Saturday, July 16, 2011

Airbridge to the Archipelago: Chiloé Gets an Airport


For the scenic archipelago of Chiloé, communications with the Chilean mainland have long been an issue. Only a few years ago, the government shelved plans for a grandiose toll bridge across the Canal de Chacao, which connects the main island with the mainland via continuous ferry shuttles from the port of Pargua. According to the online Santiago Times, though, the first commercial flights are due to begin in 2012 to Mocopulli, about 20 km north of the city of Castro via Ruta 5, the insular segment of the Panamericana, the Pan-American Highway.

Castro is a central point on the Isla Grande, the big island, but it’s presently three hours away from the nearest commercial airport at Puerto Montt by bus, which includes a half-hour ferry crossing. Still, just finding a suitable site for a jet runway had to be a challenge on its rolling if not quite mountainous topography.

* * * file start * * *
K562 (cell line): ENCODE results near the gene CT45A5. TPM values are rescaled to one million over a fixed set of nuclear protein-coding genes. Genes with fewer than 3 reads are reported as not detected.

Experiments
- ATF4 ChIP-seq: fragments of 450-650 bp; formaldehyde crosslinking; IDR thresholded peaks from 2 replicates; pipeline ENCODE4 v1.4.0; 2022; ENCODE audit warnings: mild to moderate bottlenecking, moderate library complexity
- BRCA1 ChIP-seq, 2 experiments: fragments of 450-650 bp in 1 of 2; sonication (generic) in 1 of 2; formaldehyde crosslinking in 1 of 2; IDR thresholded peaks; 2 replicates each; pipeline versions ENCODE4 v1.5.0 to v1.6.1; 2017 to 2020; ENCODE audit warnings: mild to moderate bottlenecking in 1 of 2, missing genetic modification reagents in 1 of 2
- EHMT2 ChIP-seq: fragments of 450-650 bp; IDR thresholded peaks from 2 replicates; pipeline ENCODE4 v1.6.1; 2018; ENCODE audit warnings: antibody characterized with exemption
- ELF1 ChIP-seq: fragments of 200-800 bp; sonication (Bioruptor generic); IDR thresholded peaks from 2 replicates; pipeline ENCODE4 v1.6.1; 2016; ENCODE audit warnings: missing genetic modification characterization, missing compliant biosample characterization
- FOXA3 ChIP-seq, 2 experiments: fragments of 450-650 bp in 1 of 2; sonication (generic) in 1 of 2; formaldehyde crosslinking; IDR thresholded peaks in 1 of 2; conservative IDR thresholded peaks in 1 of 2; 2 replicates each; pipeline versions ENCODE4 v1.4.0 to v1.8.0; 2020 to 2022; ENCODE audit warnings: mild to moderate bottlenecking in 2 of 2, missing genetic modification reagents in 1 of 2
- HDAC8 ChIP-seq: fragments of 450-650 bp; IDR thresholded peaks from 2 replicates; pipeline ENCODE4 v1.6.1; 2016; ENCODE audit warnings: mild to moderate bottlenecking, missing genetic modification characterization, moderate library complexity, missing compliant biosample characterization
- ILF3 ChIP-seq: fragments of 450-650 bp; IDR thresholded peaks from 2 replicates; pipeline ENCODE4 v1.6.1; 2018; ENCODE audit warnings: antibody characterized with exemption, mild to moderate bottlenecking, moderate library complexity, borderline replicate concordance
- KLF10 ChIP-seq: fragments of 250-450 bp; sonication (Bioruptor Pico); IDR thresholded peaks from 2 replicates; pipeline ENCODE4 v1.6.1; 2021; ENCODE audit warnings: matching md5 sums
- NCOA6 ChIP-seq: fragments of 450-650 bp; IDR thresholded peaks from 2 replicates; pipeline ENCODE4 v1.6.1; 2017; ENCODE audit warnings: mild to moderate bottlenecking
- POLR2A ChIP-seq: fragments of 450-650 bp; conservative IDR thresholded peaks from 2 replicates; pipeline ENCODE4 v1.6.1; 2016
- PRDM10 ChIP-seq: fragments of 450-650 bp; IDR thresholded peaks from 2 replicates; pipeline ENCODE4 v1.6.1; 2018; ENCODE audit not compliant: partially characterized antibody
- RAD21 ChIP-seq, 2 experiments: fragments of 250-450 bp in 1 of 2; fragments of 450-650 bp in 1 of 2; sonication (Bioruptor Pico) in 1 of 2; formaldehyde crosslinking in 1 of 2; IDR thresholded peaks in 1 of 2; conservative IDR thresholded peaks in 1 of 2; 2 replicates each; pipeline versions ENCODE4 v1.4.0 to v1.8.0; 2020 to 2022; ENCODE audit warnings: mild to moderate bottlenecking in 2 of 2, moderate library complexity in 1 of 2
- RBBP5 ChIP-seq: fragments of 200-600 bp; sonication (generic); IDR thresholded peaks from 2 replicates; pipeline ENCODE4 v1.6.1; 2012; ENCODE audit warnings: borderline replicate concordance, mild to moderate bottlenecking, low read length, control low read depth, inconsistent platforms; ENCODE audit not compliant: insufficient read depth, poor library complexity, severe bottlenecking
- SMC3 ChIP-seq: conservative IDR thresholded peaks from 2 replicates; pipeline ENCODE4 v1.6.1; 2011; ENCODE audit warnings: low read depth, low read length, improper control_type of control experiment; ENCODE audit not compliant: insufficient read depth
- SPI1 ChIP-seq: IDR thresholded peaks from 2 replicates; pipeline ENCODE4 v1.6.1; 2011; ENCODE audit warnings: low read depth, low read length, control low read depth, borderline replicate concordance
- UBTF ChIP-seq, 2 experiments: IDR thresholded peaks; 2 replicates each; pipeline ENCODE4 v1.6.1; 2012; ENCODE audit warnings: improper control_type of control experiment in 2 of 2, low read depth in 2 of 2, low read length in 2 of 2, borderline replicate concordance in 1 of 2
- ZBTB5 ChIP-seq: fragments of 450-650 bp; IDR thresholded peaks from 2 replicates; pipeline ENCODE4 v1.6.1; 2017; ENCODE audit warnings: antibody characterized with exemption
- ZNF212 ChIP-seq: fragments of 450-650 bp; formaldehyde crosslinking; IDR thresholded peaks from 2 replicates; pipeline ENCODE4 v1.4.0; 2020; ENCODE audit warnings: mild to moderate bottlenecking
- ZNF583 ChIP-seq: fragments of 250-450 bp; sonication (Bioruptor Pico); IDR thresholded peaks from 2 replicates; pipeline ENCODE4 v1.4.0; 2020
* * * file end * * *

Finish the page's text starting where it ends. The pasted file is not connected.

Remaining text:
When the flights begin, attractions like Castro’s own palafitos (houses on stilts, pictured at top), Parque Nacional Chiloé, the picturesque bayside towns of Chonchi and Dalcahue, and the wilds of Parque Tantauco (pictured immediately above) will be easier to fit into brief itineraries. Chiloé is also a UNESCO World Heritage Site for its shingled churches and chapels built by Jesuit missionaries in late colonial times; those are scattered around the archipelago, which includes dozens of other inhabited islands. The one pictured below is a church at the village of Tenaún, presently undergoing a major restoration of which only the facade is complete; note the scaffolding on both sides.

According to the earliest reports, LAN Airlines will fly thrice weekly from Santiago, at least in summer, and Sky Airline may follow suit. Still, with a population of only about 40,000 in and around the city, plus another 100,000 or so scattered around the rest of the archipelago, it seems likely that some flights may land in Puerto Montt before continuing to Castro.

There has been speculation that, eventually, some flights might continue to the southern Patagonian city of Punta Arenas, where many Chilotes (as natives of the archipelago are known) work because of Chiloé’s traditional poverty and high unemployment. If so, this would also benefit the tourism industry, because Punta Arenas is the traditional gateway to Parque Nacional Torres del Paine, Chile’s single most famous attraction.

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